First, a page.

For the first time a team of researchers have discovered two different phases of magnetic skyrmions in a single material. Physicists of the Technical Universities of Munich and Dresden and the University of Cologne can now better study and understand the properties of these magnetic structures, which are important for both basic research and applications.

Whirlpools are an everyday experience in a bath tub: When the water is drained a circular vortex is formed. Typically, such whirls are rather stable. Similar...

Im Focus: Breaking the bond: To take part or not?

Physicists working with Roland Wester at the University of Innsbruck have investigated if and how chemical reactions can be influenced by targeted vibrational excitation of the reactants. They were able to demonstrate that excitation with a laser beam does not affect the efficiency of a chemical exchange reaction and that the excited molecular group acts only as a spectator in the reaction.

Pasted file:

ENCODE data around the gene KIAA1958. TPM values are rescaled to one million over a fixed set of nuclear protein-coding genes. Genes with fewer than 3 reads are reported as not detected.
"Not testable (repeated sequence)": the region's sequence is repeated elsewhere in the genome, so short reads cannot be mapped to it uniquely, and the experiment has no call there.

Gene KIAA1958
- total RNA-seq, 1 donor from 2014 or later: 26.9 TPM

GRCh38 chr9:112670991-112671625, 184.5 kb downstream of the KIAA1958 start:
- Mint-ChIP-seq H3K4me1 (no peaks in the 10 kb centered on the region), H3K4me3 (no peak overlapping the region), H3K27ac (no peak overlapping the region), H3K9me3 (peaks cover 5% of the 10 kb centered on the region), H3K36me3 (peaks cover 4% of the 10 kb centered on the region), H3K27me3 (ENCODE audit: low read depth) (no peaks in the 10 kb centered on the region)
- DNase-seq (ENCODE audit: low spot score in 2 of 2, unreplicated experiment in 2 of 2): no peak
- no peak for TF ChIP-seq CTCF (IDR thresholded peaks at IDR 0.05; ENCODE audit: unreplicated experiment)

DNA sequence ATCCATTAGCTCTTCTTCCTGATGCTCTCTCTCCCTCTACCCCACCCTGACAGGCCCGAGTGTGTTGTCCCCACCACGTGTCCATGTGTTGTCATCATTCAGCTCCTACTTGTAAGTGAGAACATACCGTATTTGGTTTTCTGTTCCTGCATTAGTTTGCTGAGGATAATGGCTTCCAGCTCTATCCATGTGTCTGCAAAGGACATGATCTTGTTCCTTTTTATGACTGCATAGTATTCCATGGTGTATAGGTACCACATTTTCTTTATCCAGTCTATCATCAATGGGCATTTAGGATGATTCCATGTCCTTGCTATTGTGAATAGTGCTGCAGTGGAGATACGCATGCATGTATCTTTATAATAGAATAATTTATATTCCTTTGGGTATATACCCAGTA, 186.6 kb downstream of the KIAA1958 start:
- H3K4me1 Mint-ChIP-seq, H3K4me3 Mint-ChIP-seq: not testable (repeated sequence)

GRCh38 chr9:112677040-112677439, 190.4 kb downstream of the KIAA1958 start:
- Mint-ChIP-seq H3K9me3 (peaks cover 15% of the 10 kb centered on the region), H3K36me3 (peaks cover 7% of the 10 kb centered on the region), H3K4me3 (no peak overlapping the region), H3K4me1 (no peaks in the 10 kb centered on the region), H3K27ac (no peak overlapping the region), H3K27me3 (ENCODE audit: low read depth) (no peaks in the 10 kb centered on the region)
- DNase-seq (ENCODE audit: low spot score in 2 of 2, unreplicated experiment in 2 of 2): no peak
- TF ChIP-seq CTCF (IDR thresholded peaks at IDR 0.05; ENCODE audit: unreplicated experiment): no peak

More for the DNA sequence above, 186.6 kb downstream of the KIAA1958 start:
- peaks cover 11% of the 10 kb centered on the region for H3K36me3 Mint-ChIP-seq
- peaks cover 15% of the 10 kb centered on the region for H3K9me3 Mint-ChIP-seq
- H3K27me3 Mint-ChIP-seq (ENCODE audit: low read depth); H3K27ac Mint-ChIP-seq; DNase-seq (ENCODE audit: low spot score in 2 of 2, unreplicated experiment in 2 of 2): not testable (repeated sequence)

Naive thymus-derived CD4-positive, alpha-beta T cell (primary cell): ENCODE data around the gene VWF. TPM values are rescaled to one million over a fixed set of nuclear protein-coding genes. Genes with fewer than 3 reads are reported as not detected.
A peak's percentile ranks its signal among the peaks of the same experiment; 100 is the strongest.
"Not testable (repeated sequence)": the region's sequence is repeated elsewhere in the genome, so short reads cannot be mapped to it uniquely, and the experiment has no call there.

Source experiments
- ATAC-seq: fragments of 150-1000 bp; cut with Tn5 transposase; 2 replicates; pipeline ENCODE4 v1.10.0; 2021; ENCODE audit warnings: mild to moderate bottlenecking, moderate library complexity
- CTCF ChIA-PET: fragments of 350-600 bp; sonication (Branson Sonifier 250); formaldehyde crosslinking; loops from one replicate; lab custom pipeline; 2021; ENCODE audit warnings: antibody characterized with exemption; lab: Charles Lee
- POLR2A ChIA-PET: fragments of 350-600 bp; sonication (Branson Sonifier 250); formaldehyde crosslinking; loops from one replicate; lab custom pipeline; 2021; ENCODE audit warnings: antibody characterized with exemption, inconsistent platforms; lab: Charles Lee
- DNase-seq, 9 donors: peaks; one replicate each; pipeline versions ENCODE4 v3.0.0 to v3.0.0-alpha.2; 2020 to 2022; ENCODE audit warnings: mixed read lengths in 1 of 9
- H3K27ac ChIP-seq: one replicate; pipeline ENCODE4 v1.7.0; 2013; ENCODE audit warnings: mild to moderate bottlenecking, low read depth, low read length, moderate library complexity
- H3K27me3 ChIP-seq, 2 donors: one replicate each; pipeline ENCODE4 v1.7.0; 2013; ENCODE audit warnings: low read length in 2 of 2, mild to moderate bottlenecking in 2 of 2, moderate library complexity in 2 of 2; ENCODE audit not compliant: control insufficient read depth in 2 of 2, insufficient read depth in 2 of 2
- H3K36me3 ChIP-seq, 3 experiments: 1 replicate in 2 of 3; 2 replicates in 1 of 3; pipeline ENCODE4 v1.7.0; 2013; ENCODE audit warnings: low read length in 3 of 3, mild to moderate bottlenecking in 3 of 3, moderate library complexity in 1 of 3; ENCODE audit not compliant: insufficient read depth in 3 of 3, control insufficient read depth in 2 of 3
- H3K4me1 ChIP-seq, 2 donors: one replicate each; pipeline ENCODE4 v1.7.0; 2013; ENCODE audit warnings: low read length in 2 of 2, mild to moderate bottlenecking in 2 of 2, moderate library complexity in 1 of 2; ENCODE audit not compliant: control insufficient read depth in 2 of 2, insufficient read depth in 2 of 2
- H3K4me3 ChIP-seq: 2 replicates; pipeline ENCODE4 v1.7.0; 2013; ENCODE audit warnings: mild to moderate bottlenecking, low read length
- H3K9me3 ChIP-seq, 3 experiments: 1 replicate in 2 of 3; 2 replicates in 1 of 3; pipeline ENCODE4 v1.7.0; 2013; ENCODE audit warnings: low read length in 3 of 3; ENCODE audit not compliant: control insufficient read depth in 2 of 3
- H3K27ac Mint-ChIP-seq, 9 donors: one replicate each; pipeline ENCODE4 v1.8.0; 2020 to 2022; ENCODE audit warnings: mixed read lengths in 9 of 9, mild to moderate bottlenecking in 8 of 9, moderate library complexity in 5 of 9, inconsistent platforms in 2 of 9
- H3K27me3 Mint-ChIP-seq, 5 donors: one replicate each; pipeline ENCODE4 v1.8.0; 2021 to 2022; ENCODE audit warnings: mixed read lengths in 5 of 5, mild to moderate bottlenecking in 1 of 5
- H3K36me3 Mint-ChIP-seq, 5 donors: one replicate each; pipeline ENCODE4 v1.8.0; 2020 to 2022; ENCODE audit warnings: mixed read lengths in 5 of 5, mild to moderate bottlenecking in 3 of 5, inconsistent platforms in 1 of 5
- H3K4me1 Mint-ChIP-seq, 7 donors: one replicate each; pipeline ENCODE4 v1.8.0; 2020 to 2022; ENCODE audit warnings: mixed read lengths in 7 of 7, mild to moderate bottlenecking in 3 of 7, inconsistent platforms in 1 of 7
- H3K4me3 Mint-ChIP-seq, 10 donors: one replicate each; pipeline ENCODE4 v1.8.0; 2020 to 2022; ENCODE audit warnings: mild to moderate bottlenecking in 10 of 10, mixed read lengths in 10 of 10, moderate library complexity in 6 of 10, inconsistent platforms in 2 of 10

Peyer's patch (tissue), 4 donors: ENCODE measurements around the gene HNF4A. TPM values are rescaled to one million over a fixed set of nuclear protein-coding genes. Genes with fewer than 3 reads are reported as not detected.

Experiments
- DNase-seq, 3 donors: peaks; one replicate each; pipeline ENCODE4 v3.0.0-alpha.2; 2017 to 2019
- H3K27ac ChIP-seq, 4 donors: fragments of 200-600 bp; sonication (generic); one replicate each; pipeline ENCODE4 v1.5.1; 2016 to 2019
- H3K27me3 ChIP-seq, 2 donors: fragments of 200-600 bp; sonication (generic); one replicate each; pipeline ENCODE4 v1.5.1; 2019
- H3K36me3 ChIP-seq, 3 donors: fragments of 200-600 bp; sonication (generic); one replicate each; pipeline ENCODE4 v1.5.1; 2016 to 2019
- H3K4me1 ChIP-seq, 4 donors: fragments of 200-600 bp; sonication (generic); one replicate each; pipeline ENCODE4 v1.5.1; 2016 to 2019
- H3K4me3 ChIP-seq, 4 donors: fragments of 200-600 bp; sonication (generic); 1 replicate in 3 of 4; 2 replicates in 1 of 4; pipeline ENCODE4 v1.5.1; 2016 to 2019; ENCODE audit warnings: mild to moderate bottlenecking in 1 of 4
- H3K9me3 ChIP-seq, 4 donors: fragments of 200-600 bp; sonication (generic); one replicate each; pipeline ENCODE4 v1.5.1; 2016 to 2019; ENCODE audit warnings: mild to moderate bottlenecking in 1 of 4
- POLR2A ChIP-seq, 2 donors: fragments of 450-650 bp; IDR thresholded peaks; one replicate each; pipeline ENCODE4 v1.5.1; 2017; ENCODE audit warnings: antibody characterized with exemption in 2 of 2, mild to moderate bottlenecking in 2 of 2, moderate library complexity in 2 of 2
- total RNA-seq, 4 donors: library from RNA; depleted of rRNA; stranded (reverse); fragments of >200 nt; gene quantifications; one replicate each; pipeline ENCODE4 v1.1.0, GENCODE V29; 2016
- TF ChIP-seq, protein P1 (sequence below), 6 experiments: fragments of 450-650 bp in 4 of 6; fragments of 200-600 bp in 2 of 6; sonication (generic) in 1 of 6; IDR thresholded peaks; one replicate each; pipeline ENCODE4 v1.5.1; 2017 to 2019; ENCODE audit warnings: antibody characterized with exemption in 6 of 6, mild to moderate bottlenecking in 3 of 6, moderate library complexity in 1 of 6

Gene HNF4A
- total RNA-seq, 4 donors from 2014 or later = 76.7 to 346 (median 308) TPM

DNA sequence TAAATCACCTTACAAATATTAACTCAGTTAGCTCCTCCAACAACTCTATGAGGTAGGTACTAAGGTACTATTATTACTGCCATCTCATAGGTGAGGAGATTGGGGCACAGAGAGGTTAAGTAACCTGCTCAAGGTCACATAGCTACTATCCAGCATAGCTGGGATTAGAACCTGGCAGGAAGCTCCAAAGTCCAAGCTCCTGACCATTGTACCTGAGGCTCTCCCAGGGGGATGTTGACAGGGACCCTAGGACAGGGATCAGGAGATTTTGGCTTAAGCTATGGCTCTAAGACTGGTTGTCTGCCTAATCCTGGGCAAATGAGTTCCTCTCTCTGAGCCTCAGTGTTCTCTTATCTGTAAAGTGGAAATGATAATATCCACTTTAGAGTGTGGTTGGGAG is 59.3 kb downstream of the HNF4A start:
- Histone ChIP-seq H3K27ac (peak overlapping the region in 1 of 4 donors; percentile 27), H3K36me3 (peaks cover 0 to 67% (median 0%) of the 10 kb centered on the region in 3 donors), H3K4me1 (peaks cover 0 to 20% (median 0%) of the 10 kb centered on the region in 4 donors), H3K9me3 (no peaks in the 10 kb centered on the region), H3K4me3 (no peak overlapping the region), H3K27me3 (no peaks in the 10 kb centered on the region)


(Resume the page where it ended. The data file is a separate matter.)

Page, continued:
A frequently used reaction in organic chemistry is nucleophilic substitution. It plays, for example, an important role in in the synthesis of new chemical...

Im Focus: New 2D Spectroscopy Methods

Optical spectroscopy allows investigating the energy structure and dynamic properties of complex quantum systems. Researchers from the University of Würzburg present two new approaches of coherent two-dimensional spectroscopy.

"Put an excitation into the system and observe how it evolves." According to physicist Professor Tobias Brixner, this is the credo of optical spectroscopy....

All Focus news of the innovation-report >>>

Anzeige

Anzeige

VideoLinks
Industry & Economy
Event News

Leading experts in Diabetes, Metabolism and Biomedical Engineering discuss Precision Medicine

13.07.2018 | Event News

Conference on Laser Polishing – LaP: Fine Tuning for Surfaces

12.07.2018 | Event News

11th European Wood-based Panel Symposium 2018: Meeting point for the wood-based materials industry

03.07.2018 | Event News

 
Latest News

A smart safe rechargeable zinc ion battery based on sol-gel transition electrolytes

20.07.2018 | Power and Electrical Engineering

Reversing cause and effect is no trouble for quantum computers

20.07.2018 | Information Technology

Princeton-UPenn research team finds physics treasure hidden in a wallpaper pattern

20.07.2018 | Materials Sciences

VideoLinks
Science & Research
Overview of more VideoLinks >>>